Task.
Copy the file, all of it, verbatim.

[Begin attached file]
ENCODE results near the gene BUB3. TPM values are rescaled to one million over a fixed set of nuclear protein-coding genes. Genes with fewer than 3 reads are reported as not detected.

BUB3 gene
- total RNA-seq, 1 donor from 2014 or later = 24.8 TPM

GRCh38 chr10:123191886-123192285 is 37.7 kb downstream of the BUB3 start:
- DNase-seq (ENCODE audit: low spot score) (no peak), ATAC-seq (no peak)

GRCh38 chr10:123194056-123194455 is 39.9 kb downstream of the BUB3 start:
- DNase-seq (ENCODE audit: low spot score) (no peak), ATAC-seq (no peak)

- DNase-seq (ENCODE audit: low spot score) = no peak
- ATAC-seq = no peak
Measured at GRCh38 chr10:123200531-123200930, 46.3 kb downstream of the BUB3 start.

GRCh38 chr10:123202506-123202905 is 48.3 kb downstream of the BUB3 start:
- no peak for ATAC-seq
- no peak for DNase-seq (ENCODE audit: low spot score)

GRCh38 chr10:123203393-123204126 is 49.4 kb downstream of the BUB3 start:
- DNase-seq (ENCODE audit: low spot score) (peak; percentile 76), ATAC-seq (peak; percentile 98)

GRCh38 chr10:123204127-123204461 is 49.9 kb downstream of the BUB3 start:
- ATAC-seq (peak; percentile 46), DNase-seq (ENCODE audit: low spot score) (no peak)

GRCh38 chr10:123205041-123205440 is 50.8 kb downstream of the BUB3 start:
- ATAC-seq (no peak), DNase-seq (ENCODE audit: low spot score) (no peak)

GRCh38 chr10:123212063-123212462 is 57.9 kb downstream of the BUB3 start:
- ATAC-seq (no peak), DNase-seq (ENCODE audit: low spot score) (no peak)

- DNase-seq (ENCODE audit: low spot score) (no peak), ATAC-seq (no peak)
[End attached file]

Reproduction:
ENCODE results near the gene BUB3. TPM values are rescaled to one million over a fixed set of nuclear protein-coding genes. Genes with fewer than 3 reads are reported as not detected.

BUB3 gene
- total RNA-seq, 1 donor from 2014 or later = 24.8 TPM

GRCh38 chr10:123191886-123192285 is 37.7 kb downstream of the BUB3 start:
- DNase-seq (ENCODE audit: low spot score) (no peak), ATAC-seq (no peak)

GRCh38 chr10:123194056-123194455 is 39.9 kb downstream of the BUB3 start:
- DNase-seq (ENCODE audit: low spot score) (no peak), ATAC-seq (no peak)

- DNase-seq (ENCODE audit: low spot score) = no peak
- ATAC-seq = no peak
Measured at GRCh38 chr10:123200531-123200930, 46.3 kb downstream of the BUB3 start.

GRCh38 chr10:123202506-123202905 is 48.3 kb downstream of the BUB3 start:
- no peak for ATAC-seq
- no peak for DNase-seq (ENCODE audit: low spot score)

GRCh38 chr10:123203393-123204126 is 49.4 kb downstream of the BUB3 start:
- DNase-seq (ENCODE audit: low spot score) (peak; percentile 76), ATAC-seq (peak; percentile 98)

GRCh38 chr10:123204127-123204461 is 49.9 kb downstream of the BUB3 start:
- ATAC-seq (peak; percentile 46), DNase-seq (ENCODE audit: low spot score) (no peak)

GRCh38 chr10:123205041-123205440 is 50.8 kb downstream of the BUB3 start:
- ATAC-seq (no peak), DNase-seq (ENCODE audit: low spot score) (no peak)

GRCh38 chr10:123212063-123212462 is 57.9 kb downstream of the BUB3 start:
- ATAC-seq (no peak), DNase-seq (ENCODE audit: low spot score) (no peak)

- DNase-seq (ENCODE audit: low spot score) (no peak), ATAC-seq (no peak)